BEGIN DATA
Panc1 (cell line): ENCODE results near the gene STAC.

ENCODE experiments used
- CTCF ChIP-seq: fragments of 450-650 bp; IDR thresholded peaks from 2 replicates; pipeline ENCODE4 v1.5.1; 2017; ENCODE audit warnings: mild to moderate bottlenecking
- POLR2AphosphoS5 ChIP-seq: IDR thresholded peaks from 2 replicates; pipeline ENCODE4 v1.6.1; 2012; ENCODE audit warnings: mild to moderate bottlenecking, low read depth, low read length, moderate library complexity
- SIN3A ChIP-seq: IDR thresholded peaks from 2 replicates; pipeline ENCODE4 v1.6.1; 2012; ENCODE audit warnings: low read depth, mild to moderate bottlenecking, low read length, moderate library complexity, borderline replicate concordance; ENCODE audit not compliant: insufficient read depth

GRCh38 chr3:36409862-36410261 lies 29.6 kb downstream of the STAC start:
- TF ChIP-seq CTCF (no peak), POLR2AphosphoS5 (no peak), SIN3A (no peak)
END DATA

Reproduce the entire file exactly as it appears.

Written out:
Panc1 (cell line): ENCODE results near the gene STAC.

ENCODE experiments used
- CTCF ChIP-seq: fragments of 450-650 bp; IDR thresholded peaks from 2 replicates; pipeline ENCODE4 v1.5.1; 2017; ENCODE audit warnings: mild to moderate bottlenecking
- POLR2AphosphoS5 ChIP-seq: IDR thresholded peaks from 2 replicates; pipeline ENCODE4 v1.6.1; 2012; ENCODE audit warnings: mild to moderate bottlenecking, low read depth, low read length, moderate library complexity
- SIN3A ChIP-seq: IDR thresholded peaks from 2 replicates; pipeline ENCODE4 v1.6.1; 2012; ENCODE audit warnings: low read depth, mild to moderate bottlenecking, low read length, moderate library complexity, borderline replicate concordance; ENCODE audit not compliant: insufficient read depth

GRCh38 chr3:36409862-36410261 lies 29.6 kb downstream of the STAC start:
- TF ChIP-seq CTCF (no peak), POLR2AphosphoS5 (no peak), SIN3A (no peak)